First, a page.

A nice layer of creamy foam on top of a pint of beer is a key part of what makes a beer look like a beer. It could be argued whether it makes any difference to the flavour and taste of your pint. I think it definitely has a psychological, aesthetic and texture (mouthfeel) benefits that mean achieving a desirable level of foam on top of your home brew benefits the drinker. The factors that produce good foam and head retention are complex but here we will look at some simple variables that both help or hinder this quality.
Before I start however I want to point out that when you are served a pint in a pub, particularly in Britain, the way it is served and often in which part of the country, may affect how much of a head you get on your pint.
When a pint of cask ale is pulled through a beer engine (handpull) a device known as a sparkler can be attached to the tap to promote the formation of a head that is seemingly indestructible, with a texture like double cream. It’s common to see sparklers in the north of England but also in some pubs elsewhere throughout the UK. The sparkler works by forcing the beer through multiple small holes at the nozzle of the handpull aerating and forcing the CO2 out of the beer forcing a thick creamy head to be formed.
Whilst the sparkler does create a thick head that will last throughout the entire pint by forcing the CO2 out of the beer it will alter the mouthfeel and the taste a small amount. The CO2 provides acidity and forcing it out of solution will change the beer. Some prefer beer served through a sparkler, some do not. It’s all about personal taste and most pubs will add or remove the sparkler if you ask nicely.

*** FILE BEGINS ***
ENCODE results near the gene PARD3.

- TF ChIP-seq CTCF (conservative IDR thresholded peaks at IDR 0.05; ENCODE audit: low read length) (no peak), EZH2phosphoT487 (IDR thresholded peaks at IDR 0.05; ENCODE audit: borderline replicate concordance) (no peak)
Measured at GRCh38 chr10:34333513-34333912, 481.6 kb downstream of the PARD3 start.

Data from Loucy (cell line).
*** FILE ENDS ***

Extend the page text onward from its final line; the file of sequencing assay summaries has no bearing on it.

As a home brewer isn’t really a factor in serving your own beer unless you serve through a beer engine so let’s have a look at some of the factors you can alter that are going to impact the head retention.
One sure fire way to serve a beer with poor foam and head retention is to pour it into a dirty glass. Well, when I say dirty glass what I mean is a glass that has either not been rinsed properly of some detergent/sanitizer or has oily residues from things like bar snack or lipsticks.
Fats and oils otherwise known as Lipids are an active foam destroyer. If you regularly drink and at the same time enjoy the snacks that go hand in hand with a beer then there is plenty of opportunities for these lipids to destroy the foam on beer. Washing your glasses in dirty dishwater that has had other washing is another way to leave traces of fat and oil.
There are also lot of soaps hand sanitisers that leave residue of compounds that result in a collapsed head so rinsing your beer glasses thoroughly and drying will avoid this with your home brew and beer.
Glasses will again have a part to play, a tulip shaped glass which is often used for certain Belgian beer styles for example are said to act as a stabiliser and support the head. Some breweries also etch glasses to promote foam production, the etchings act as a catalyst for bubbles to form.
Beer Head Forming Ingredients